As I reflect back on the summer, we made great memories and had some really fun days. It also reiterated to me one aspect of my motherhood that I have always struggled with: playing with my kids is hard for me.
I have always wanted to be a mother and also known that I wanted to be at home with my children when they were young. In my seven years of mothering, playing has always been one of my struggles. As a task-oriented person, just sitting to play often was lower on my priority list than other tasks. Imaginary and pretend play is especially difficult for me. My kids went through an “imagination story” phase where they wanted an imagination story every night before bed. My husband is a rockstar at this and when it was my turn to tell the story or when I was requested as the story teller, I was literally nervous that my story would be the most boring story in the history of time. Surprisingly, my two and four year old don’t mind the same story about Lightning McQueen racing his friends as long as the friends’ names are changed each time.
In the past, I have felt significant guilt over the fact that a lot of times, I just don’t like to play pretend or build 20 towers in a row. As a stay-at-home mom (and with two degrees in Early Childhood Education), I have felt like I should naturally want to play all day with my kids. As someone who studied child development at length, I knew the importance of play and also the important of attachment and establishing a strong relationship between parent and child. Even still, playing has often been a struggle for me as a mom.
In the past year, I have become more determined to not let mom guilt take over as much. We all have the things we feel guilt over and the idea that playing is hard is one of those things for me. One day I was scrolling through my Instagram and a mother I follow (@simplyonpurpose) had posted about embracing the kind of mom that you are and even started a hashtag (#iamthiskindofmom). She talked about how we all have our strengths, and in turn, all have our strengths in motherhood. It’s okay to not enjoy or be good at every aspect of motherhood. It IS okay to focus on your strengths as a mother and make that the kind of mother you are.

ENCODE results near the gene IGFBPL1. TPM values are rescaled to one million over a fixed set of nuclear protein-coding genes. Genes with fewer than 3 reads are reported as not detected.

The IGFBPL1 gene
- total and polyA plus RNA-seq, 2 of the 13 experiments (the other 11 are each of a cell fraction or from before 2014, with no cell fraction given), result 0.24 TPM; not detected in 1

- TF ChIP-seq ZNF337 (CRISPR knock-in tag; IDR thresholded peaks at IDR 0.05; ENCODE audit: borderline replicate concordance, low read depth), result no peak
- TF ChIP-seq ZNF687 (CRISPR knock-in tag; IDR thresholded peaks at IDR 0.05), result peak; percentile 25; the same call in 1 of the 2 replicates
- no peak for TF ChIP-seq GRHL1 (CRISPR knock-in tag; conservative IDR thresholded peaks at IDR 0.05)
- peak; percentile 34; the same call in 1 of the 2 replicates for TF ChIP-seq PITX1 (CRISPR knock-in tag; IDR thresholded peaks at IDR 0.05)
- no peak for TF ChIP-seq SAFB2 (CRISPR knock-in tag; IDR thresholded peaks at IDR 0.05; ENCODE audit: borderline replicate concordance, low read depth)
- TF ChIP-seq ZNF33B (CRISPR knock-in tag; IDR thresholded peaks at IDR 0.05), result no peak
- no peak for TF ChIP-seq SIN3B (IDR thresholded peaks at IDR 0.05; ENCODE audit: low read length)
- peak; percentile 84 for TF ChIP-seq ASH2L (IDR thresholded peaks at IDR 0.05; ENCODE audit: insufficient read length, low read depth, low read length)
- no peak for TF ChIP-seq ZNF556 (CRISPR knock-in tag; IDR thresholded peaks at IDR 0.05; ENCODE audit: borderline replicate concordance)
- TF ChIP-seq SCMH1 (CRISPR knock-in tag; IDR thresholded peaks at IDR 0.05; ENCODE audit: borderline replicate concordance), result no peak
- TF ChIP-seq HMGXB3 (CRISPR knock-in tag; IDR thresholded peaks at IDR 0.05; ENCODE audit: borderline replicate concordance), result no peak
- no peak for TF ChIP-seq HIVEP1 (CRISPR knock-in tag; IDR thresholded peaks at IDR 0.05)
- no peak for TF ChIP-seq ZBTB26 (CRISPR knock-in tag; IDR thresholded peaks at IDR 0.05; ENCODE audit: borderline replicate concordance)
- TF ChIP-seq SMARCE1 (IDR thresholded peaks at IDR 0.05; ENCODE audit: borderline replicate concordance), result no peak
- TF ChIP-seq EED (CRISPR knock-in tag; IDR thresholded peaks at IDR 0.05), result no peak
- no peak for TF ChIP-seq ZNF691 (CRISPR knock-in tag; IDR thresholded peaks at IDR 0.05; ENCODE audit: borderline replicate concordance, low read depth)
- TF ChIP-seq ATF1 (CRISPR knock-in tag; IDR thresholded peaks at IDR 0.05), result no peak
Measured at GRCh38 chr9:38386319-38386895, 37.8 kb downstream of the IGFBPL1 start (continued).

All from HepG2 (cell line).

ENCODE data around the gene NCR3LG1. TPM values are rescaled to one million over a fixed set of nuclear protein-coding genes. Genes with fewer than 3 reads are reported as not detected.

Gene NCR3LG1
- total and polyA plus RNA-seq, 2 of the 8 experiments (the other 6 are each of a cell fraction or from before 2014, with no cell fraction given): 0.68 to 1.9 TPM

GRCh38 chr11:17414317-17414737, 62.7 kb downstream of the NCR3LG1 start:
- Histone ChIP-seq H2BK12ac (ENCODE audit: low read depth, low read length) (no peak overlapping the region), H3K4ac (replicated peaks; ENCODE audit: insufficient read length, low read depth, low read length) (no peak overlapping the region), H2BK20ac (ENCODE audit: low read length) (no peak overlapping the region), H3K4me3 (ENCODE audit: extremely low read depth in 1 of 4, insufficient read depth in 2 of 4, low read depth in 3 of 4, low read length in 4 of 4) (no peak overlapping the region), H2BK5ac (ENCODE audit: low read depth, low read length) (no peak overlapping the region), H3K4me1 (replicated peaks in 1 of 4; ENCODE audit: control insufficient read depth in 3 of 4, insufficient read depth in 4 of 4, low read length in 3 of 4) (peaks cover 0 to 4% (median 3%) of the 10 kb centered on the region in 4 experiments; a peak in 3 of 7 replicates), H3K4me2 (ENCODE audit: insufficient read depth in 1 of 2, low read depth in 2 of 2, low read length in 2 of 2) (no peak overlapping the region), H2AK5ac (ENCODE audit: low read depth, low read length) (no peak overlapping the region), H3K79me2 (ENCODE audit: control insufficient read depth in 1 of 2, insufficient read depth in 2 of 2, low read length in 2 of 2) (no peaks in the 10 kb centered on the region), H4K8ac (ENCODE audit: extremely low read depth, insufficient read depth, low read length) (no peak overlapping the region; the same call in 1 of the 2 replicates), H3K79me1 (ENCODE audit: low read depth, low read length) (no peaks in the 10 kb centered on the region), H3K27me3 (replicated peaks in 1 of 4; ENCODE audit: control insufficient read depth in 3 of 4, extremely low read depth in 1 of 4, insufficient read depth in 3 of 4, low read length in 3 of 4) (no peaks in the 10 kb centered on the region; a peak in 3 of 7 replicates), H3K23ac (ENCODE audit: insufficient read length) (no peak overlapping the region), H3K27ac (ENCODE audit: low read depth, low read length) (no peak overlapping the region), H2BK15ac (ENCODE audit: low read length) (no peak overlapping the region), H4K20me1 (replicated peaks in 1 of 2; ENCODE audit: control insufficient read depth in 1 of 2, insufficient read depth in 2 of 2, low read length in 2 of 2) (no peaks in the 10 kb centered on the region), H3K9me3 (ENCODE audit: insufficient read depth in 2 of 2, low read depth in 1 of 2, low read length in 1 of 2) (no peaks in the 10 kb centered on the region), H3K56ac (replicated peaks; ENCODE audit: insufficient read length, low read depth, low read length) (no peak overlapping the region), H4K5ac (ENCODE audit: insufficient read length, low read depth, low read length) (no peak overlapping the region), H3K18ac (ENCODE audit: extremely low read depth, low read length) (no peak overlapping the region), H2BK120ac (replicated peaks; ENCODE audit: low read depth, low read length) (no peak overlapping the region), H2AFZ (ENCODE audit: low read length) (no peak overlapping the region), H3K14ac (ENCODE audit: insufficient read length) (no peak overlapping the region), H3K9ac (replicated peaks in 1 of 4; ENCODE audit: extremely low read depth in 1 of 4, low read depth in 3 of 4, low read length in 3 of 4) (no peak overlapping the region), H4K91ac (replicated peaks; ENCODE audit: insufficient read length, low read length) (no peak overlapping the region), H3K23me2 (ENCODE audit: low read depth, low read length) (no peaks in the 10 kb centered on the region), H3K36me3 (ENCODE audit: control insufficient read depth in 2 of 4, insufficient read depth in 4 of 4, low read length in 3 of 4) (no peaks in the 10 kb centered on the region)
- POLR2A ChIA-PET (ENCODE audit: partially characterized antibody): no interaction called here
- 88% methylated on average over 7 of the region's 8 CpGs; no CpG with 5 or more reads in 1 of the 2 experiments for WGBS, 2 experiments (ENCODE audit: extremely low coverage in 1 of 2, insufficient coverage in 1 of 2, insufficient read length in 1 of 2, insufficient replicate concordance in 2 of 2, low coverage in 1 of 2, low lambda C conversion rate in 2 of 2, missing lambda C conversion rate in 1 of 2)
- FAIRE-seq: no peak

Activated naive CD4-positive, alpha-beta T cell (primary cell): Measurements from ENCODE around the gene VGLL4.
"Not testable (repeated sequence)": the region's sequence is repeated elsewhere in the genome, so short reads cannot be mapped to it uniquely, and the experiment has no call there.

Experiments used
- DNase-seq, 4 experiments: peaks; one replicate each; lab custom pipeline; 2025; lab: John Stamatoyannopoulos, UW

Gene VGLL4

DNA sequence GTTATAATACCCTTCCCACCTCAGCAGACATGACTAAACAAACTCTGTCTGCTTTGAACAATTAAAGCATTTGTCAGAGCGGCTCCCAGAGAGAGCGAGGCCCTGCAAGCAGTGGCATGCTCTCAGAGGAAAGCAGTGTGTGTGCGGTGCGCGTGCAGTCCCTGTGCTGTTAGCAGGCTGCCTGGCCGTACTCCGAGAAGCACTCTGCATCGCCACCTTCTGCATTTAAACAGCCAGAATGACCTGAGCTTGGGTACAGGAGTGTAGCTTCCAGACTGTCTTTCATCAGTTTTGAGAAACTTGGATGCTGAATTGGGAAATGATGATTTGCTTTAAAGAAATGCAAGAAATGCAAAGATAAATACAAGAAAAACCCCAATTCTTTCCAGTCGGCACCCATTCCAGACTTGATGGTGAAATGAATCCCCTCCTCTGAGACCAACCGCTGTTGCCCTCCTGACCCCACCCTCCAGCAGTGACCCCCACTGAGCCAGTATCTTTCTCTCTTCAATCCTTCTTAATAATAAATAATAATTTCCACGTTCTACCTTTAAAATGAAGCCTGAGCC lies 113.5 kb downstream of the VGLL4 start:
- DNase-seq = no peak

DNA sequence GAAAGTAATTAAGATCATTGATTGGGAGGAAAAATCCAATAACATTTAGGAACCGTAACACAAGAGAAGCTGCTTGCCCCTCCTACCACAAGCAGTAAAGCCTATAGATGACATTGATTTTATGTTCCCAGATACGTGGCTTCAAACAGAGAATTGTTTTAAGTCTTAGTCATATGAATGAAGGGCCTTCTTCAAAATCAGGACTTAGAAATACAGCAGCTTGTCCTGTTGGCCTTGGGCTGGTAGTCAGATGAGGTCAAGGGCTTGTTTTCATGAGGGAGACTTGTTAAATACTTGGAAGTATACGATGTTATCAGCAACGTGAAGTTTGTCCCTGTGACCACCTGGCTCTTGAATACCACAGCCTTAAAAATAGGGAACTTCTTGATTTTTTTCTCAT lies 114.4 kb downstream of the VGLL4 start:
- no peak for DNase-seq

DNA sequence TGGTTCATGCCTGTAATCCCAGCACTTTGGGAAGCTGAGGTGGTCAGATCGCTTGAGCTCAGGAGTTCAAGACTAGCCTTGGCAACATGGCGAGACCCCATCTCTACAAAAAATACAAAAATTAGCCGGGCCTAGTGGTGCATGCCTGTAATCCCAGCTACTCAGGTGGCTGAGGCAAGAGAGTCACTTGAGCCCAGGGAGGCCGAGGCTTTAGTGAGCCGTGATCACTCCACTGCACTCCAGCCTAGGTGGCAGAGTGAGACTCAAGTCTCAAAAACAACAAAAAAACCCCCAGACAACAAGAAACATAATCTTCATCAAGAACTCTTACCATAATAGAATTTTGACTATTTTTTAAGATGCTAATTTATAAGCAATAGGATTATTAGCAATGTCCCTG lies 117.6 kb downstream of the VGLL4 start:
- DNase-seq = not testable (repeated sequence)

This thought made me reflect on the kind of mother I am. I am a mother who is good at getting her kids out of the house and taking them on an adventure! That idea does not stress me out at all, it excites me! I am a mom who might not be good at telling imaginary stories, but I am excellent at reading stories! I thrive on the “tasks” of motherhood and get great joy out of providing clean, organized spaces, and, among other things, making sure my diaper bag has a well-stocked “first aid bag,” so that my kids know they always have access to a Band-Aid if they need one. I don’t make the most exciting school lunches, but I love making a big deal out of birthdays and preparing special back-to-school dinners. I may only sit down and play with my kids for 15 minutes here and 10 minutes there, but I also have created a wonderful play area for them and they have big, creative minds that they use to play endless games of family, dentist, doctor, puppy and owner, and the list goes on.
I thrive on schedule and routine, so these days I make sure that I schedule in a block of time each day to sit down and play with my kids. Because it is time that I have dedicated to that purpose, it allows me to focus on those moments and truly enjoy the joy that it brings my kids when I sit down and play with them. Over time, I have found that I look forward to that 20 or 30 minute block of time where I can be a guest at a pretend bakery or build the coolest garage out of blocks. It took me a long time to get to that point and still is a conscious effort each day.
So if there is something in your motherhood that is hard for you and maybe that you don’t particularly enjoy, I invite you to take a step back and see all the many strengths you do have as a mom and realize that that is the kind of mom you are, and it is just the kind of mom your children need.